“Any valuation of the company needs to take into account Angola’s depleting oil fields and high costs of production, as well as Sonangol’s opaque pre-export finance contracts,” said Robert Besseling, an analyst at London-based Pangea-Risk. “A sale of non-core, non-oil assets will attract some interest from local private investors in Angola, but a privatization of core oil assets will mostly be shunned by international investors.”


The Zimbabwean government is mobilising additional funds to undertake an assessment on possible sites for wind farms after initial bids for the project markedly exceeded the budget earmarked for the project, according to Energy and Power Development Minister Zhemu Soda.

In 2017, the Zimbabwe Energy Regulatory Authority (ZERA) invited bids from interested contractors to carry out a feasibility study on potential sites where wind power stations could be established.

But the project was put on hold in 2018 as prices quoted by bidders far exceeded the budget.

The exercise was meant to create an accurate knowledge base of the wind resource available in Zimbabwe through measurement and analysis to help the country plan for renewable energy projects.

The intention was to measure wind speed and direction at these sites and remotely collect data for 24 months at a hub height of 100 meters.

The data and information generated were expected to be used in designing large-scale wind power projects, off-grid or mini-grid electric plants, use for water pumping and climate research.

Minister Soda said Government intends to generate 100 MW from wind power by 2025.

-EV Winds

Angola is seeking to increase the share of its population with access to electricity.

France and the the World Bnak have underwritten 344 million euros to help connect the provinces of Benguela, Huambo, Huila and Luanda to the national grid.

The southern African country is looking to create a 60% electricity access rate by 2025. 

The beneficiaries of the project include households, industries, businesses and small to medium sized enterprises in Angola, with the aim of increasing access to cheaper, more reliable and sustainable electricity.

Constraints in the supply of electricity and piped water are often pointed out by private investors as the main barriers to Angola's industrialization goals.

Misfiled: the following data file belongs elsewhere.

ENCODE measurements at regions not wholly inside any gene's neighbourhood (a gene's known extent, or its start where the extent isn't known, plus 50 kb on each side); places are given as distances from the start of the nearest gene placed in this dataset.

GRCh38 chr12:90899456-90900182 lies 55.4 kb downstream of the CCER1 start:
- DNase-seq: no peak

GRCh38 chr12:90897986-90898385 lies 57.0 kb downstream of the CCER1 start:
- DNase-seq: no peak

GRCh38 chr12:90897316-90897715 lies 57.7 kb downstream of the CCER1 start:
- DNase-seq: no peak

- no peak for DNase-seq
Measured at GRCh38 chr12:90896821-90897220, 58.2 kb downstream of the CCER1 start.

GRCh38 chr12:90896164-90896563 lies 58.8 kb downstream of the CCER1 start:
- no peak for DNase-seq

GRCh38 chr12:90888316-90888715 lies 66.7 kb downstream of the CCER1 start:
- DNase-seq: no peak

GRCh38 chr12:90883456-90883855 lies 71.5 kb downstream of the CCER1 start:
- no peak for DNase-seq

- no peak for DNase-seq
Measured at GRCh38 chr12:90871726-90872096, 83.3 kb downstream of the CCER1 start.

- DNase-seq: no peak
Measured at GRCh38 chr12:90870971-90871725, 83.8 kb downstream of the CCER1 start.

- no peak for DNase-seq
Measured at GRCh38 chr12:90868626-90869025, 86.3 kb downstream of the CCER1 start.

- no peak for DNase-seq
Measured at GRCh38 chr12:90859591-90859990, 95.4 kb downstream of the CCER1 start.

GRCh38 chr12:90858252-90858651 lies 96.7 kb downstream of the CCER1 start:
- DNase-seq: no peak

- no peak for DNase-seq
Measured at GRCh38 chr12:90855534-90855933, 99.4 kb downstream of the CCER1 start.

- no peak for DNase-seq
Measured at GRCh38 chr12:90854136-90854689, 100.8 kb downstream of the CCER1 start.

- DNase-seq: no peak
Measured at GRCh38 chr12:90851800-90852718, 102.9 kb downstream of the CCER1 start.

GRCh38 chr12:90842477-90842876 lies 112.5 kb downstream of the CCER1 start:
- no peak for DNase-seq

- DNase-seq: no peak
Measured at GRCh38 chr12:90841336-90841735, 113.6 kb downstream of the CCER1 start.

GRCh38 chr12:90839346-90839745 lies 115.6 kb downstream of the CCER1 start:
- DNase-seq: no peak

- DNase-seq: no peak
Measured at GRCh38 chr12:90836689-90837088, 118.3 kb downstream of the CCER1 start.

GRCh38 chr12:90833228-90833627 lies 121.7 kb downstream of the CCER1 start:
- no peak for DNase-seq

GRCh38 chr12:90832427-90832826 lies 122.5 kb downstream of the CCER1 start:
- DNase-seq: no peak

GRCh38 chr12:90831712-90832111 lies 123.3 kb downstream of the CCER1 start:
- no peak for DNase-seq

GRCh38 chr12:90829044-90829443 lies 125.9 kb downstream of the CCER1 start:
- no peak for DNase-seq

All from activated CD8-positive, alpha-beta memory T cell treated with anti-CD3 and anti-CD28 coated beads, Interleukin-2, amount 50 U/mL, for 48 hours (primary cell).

"Currently in Angola, only one third of the population has access to electricity under good conditions. The objective is, firstly, the modernisation and extension of the electricity network in the four biggest provinces of Angola, but also to work on improving the performance of the public companies in the sector, the three public companies in the production, transport and distribution sector. We are going to create a project management unit at the Ministry of Water and Energy that will supervise the technical issues in the three public companies in the sector to ensure that the project progresses under good conditions and that the financial means are well used," said Louis Antoine Souchet, head of the French Development Agency in Angola.

Under the plan, the government will create three separate agencies responsible for generation, transmission and distribution. The move is aimed at eliminating waste and to achieve efficiency.

The transmission lines are expected to move from the current 2850 kilometers to 15,600 kilometers by 2025 on lines of 60 kilovolts, 220 kilovolts and 400 kilovolts.

Paris is also supporting Luanda to transform its rural areas by funding projects delivering piped water to small towns. Angola is urbanizing fast but its towns are not properly planned and lack social amenities.

In addition to the energy sector, French cooperation supports projects in Angola linked to rural development and the extension of the urban water network that have already benefited approximately 900,000 inhabitants of the most disadvantaged neighbourhoods.